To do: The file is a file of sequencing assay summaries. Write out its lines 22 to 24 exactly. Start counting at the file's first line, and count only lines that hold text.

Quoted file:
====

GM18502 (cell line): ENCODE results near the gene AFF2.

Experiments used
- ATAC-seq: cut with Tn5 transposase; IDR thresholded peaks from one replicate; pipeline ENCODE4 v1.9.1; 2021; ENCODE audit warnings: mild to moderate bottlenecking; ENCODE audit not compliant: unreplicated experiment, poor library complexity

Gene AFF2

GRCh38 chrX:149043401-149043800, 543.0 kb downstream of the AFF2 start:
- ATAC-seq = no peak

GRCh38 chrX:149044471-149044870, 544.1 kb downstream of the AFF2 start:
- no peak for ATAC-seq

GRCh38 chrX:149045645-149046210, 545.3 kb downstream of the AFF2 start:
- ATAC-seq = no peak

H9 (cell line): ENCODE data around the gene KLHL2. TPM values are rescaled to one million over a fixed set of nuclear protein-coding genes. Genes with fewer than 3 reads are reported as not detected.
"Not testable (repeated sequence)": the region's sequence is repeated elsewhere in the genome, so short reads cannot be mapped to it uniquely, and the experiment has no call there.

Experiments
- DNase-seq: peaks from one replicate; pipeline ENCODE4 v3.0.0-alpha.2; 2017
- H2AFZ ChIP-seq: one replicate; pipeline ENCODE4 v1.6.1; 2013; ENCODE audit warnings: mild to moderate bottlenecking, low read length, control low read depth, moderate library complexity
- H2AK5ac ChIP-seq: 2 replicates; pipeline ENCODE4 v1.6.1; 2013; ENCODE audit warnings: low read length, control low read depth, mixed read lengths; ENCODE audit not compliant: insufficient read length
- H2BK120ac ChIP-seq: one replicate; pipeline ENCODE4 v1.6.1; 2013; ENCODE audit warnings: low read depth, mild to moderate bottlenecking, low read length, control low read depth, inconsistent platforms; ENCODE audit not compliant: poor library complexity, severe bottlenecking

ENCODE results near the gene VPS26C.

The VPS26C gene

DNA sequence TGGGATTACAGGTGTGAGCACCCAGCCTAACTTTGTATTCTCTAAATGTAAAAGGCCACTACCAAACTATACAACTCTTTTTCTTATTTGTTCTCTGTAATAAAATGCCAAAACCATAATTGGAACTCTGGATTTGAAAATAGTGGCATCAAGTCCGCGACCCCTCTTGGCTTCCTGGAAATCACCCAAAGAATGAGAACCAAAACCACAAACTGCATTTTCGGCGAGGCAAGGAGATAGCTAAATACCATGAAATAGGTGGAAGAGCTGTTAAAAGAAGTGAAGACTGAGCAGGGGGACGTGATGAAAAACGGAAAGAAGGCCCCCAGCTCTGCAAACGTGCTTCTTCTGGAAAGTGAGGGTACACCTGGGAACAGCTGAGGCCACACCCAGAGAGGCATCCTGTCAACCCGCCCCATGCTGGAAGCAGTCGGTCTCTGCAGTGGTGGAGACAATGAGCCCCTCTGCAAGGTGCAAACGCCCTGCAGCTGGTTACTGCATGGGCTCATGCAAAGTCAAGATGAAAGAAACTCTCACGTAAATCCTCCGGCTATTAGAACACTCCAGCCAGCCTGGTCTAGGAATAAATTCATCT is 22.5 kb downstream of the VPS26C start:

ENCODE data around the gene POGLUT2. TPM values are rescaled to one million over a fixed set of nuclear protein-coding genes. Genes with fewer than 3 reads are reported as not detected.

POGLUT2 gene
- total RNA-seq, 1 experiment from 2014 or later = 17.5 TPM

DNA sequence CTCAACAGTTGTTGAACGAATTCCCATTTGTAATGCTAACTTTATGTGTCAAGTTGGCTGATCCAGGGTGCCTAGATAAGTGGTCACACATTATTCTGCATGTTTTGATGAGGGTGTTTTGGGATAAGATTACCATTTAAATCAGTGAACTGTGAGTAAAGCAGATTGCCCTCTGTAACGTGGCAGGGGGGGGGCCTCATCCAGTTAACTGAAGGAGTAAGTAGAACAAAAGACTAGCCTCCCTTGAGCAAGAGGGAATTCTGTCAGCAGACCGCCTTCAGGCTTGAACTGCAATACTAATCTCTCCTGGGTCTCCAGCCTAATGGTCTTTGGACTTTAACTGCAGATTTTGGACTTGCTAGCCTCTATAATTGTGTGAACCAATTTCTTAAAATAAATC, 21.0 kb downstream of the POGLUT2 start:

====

POGLUT2 gene
- total RNA-seq, 1 experiment from 2014 or later = 17.5 TPM

DNA sequence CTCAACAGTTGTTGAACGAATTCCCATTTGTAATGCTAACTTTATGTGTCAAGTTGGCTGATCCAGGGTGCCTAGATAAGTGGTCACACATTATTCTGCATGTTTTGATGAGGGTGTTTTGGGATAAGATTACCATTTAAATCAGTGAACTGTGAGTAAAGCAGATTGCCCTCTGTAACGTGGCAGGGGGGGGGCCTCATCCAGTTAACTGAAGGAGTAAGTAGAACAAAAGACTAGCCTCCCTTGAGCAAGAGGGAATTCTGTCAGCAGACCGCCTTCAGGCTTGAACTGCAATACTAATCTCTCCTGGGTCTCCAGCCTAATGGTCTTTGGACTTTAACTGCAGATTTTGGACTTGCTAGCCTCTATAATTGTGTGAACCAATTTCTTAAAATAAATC, 21.0 kb downstream of the POGLUT2 start: